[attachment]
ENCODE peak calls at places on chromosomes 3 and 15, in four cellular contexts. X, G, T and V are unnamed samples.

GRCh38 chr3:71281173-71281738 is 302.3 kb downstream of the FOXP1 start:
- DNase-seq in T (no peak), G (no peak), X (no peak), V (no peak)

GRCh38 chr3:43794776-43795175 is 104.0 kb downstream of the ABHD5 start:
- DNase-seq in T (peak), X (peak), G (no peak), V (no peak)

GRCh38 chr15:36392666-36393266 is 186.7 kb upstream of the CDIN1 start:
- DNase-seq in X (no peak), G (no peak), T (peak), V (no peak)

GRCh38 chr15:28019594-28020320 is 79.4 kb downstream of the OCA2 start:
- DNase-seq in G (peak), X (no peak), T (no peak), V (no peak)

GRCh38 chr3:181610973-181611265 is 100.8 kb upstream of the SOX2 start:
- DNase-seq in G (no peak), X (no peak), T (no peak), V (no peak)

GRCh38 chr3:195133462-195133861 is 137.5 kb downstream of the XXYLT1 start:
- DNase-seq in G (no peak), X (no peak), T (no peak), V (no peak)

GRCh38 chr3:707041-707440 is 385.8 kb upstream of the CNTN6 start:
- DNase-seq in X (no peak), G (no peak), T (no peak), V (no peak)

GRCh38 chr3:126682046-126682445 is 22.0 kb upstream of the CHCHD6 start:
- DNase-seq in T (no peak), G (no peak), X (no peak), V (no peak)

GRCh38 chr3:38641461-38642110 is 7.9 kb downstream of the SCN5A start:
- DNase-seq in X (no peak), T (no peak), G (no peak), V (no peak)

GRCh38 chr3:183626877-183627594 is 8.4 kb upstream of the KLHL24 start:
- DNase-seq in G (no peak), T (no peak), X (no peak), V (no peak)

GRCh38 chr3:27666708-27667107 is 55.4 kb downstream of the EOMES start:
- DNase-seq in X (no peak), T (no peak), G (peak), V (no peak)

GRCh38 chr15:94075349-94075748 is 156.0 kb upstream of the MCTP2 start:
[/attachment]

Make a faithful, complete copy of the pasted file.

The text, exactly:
ENCODE peak calls at places on chromosomes 3 and 15, in four cellular contexts. X, G, T and V are unnamed samples.

GRCh38 chr3:71281173-71281738 is 302.3 kb downstream of the FOXP1 start:
- DNase-seq in T (no peak), G (no peak), X (no peak), V (no peak)

GRCh38 chr3:43794776-43795175 is 104.0 kb downstream of the ABHD5 start:
- DNase-seq in T (peak), X (peak), G (no peak), V (no peak)

GRCh38 chr15:36392666-36393266 is 186.7 kb upstream of the CDIN1 start:
- DNase-seq in X (no peak), G (no peak), T (peak), V (no peak)

GRCh38 chr15:28019594-28020320 is 79.4 kb downstream of the OCA2 start:
- DNase-seq in G (peak), X (no peak), T (no peak), V (no peak)

GRCh38 chr3:181610973-181611265 is 100.8 kb upstream of the SOX2 start:
- DNase-seq in G (no peak), X (no peak), T (no peak), V (no peak)

GRCh38 chr3:195133462-195133861 is 137.5 kb downstream of the XXYLT1 start:
- DNase-seq in G (no peak), X (no peak), T (no peak), V (no peak)

GRCh38 chr3:707041-707440 is 385.8 kb upstream of the CNTN6 start:
- DNase-seq in X (no peak), G (no peak), T (no peak), V (no peak)

GRCh38 chr3:126682046-126682445 is 22.0 kb upstream of the CHCHD6 start:
- DNase-seq in T (no peak), G (no peak), X (no peak), V (no peak)

GRCh38 chr3:38641461-38642110 is 7.9 kb downstream of the SCN5A start:
- DNase-seq in X (no peak), T (no peak), G (no peak), V (no peak)

GRCh38 chr3:183626877-183627594 is 8.4 kb upstream of the KLHL24 start:
- DNase-seq in G (no peak), T (no peak), X (no peak), V (no peak)

GRCh38 chr3:27666708-27667107 is 55.4 kb downstream of the EOMES start:
- DNase-seq in X (no peak), T (no peak), G (peak), V (no peak)

GRCh38 chr15:94075349-94075748 is 156.0 kb upstream of the MCTP2 start: